Everyone sees the problems with giving; here is a vision for some solutions.
I recently had the privilege of speaking to over 150 church leaders about the role generosity plays in allowing local bases of ministry to impact, serve, and change their communities. During that time together, I discussed The Top 10 Characteristics of a Generous Church. I want to make that content available to you.
A problem currently exists in American churches that we as spiritual leaders need to address. As a whole, our congregations are not generous. Let’s look at some facts.
Christians are giving at a 2.5% per capita or tithe. During the Great Depression, they gave at a 3.3% rate. Today, 33-50% of church members, those who claim they have bought in at a deep level to your ministry, give nothing.
If we were able to have our people increase their giving from 2.5% to 10% of their annual income, an additional $165 billion would flow into the Kingdom. To show the global impact those resources could make, consider the following:
- $25 billion would relieve global hunger, starvation, and deaths from preventable diseases in 5 years.
- $12 billion would eliminate illiteracy in 5 years.
- $15 billion would solve the world’s water and sanitation issues, specifically at places in the world where 1 billion people live on less than $1 per day.
- $1 billion would fully fund the Great Commission.
- $100 – $110 billion would still be left over for additional ministry expansion.
These statistics were provided by www.generouschurch.com.
The Following Are Questions Church Leaders Then Need to Be Asking Based Upon This Current Reality
- Where can we get a roadmap to help us effectively communicate our need for financial resources to continue fulfilling our ministry vision?
- How do we focus people and leadership on the responsiveness and the generous heart that honors God?
- How do we help our leaders discern the importance of best practices and the role of faith in making decisions for the ministry of the church?
To answer these questions, we must build a composite picture of what a generous church looks like. Generous churches have the following:
- Righteous Regret – The pastor and senior leadership must be broken about the condition of those around them and have a vision of what financial resources could do to bring aid to the hurting and suffering. This begins with senior pastors as the platform/pulpit drives ministry initiatives.
- Ethos – Most churches have a vision statement that includes honoring God, reaching people for Christ, and serving others. However, if I visit a church three consecutive weekends, I know what your church actually celebrates. Church leaders, if I came to your church three weekends in a row, would I say that you celebrated generosity?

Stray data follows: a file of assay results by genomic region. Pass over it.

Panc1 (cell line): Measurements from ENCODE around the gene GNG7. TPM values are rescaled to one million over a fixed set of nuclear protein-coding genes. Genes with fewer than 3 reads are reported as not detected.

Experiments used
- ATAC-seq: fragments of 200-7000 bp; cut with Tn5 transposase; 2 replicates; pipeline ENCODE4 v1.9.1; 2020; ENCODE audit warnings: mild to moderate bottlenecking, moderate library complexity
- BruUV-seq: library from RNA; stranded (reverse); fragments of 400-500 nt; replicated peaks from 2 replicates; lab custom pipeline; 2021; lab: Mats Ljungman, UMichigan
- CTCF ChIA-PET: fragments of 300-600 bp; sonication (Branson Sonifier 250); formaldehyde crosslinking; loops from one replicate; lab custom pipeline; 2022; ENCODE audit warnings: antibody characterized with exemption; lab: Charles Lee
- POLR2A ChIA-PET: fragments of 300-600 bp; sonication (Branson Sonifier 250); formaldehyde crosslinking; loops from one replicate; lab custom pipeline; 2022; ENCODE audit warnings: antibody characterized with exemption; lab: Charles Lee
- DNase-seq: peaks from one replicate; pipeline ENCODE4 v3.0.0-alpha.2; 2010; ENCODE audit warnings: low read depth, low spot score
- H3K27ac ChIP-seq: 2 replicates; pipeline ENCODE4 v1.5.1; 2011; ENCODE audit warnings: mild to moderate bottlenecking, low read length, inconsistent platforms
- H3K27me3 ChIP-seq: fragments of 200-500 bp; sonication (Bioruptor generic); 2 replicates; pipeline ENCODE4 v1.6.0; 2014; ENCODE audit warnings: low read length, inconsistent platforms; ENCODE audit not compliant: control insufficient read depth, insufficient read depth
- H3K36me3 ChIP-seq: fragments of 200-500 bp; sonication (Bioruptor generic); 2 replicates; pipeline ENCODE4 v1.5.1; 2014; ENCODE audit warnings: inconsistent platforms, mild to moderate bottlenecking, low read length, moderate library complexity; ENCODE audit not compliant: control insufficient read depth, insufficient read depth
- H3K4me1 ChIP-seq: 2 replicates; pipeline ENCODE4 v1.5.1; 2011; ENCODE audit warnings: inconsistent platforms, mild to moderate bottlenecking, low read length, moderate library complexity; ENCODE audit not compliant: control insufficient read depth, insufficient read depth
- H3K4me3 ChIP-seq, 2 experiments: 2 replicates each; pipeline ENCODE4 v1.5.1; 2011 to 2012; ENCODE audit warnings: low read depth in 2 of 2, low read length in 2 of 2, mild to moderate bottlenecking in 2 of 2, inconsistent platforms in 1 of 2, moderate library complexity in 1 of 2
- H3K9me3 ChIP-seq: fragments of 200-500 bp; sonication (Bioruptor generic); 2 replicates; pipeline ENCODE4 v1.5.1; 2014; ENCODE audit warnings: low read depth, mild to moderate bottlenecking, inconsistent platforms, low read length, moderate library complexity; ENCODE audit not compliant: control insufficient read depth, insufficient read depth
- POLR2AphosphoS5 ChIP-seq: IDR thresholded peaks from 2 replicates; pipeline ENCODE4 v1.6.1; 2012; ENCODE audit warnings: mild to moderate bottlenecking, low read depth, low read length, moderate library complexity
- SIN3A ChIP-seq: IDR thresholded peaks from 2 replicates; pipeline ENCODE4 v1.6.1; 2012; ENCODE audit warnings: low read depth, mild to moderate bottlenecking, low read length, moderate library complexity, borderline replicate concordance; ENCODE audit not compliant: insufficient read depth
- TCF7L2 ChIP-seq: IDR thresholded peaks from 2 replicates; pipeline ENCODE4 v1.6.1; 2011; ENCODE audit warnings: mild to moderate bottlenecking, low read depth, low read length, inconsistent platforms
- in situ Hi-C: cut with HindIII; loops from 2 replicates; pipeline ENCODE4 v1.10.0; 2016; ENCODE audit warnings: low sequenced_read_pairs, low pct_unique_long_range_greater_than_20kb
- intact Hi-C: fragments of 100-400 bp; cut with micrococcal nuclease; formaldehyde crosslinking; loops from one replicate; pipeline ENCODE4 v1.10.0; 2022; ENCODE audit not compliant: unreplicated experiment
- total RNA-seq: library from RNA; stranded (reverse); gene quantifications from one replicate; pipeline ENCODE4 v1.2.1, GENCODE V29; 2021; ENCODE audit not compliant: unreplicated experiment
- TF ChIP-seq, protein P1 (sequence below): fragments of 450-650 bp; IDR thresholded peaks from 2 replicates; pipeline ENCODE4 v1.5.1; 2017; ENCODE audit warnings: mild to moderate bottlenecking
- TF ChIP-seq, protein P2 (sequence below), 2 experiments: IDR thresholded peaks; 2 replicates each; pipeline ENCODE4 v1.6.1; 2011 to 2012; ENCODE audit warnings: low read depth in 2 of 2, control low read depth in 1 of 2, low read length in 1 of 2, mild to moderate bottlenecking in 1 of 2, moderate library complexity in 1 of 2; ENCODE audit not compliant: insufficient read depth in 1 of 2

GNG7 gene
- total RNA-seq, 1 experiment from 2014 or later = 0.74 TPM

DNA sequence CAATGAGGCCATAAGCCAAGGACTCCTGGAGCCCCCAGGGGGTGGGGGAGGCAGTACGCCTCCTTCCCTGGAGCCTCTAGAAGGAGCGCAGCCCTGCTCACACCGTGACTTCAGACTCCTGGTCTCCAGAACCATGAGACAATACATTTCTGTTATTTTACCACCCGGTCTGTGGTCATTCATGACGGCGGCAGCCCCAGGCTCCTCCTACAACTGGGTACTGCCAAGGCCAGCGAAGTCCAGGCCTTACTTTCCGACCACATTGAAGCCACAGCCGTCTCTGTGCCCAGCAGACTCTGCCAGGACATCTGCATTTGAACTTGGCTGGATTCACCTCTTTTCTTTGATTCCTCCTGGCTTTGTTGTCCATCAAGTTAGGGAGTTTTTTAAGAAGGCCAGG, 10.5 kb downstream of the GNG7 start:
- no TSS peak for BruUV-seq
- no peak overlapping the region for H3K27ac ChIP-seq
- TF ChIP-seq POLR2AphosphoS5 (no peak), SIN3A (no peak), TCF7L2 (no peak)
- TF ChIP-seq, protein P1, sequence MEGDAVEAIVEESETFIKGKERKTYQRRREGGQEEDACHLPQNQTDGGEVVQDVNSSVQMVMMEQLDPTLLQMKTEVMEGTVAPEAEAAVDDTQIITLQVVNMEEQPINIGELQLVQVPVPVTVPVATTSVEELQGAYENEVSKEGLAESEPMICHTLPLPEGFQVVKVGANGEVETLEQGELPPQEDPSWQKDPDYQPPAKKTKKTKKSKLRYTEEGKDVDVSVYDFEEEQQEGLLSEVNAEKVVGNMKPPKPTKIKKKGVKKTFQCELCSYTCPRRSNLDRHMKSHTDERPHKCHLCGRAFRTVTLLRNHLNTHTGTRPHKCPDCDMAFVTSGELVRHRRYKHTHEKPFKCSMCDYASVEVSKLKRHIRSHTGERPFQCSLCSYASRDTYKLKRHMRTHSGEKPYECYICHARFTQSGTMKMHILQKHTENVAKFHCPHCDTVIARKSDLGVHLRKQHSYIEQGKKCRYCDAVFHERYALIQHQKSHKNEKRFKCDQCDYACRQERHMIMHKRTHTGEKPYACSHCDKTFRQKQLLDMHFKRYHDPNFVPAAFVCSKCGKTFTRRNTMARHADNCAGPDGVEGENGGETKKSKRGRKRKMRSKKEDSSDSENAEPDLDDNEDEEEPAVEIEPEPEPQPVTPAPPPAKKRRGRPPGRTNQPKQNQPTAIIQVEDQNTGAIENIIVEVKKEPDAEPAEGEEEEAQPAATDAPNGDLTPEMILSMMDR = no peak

- Defiant – Generous churches are non-apologetic about asking for resources. They understand that ministry costs money, and the more money you have, the more impact you can make.
- Poverty Centric – Generous churches focus on the under-resourced, hurting, orphaned, poor, and those in need rather than ministry maintenance. They care deeply about improving human life.
- Crusade – Generous churches are on a quest to serve those around them. Is it unacceptable that probably 10% of your city lives below the poverty line or children to go to bed cold and hungry or for families to lose their homes or…
- Partnerships – Generous churches work with other groups such as Samaritan’s Purse, World Vision, and Convoy of Hope who do things better than they do. By working with these groups, churches can multiply their impact. It is true that one can put a thousand to flight but two can put ten thousand. That’s the value of partnerships.
- Call to Action – Generous churches know that how you ask people to give and serve makes a big difference in their level of engagement. These churches make requests of their people in a way that is clear, crisp, and compelling.
- Clear Instruction – Generous churches communicate what the needs are in their sphere of influence and how resources utilized effectively can be a solution to these problems. In addition, they creatively weave generosity into each service, allowing people to participate.
- Easy Accessibility – Generous churches create multiple points of entry for their donors. All churches should have automatic draft, online giving, and kiosks in their lobbies. Churches are one of the few places left where people still write checks, but that is diminishing greatly.
- Corporate Commitment – Generous churches know that everyone (young, old, male, female, rich, or poor) can and does make a difference. Each is engaged, cultivated, and enlisted in a manner God has equipped them to behave.
I trust this list helps you create a culture of generosity that serves others and relieves human suffering. Pastors and church leaders, what additional strategies are you implementing to increase generosity in your churches?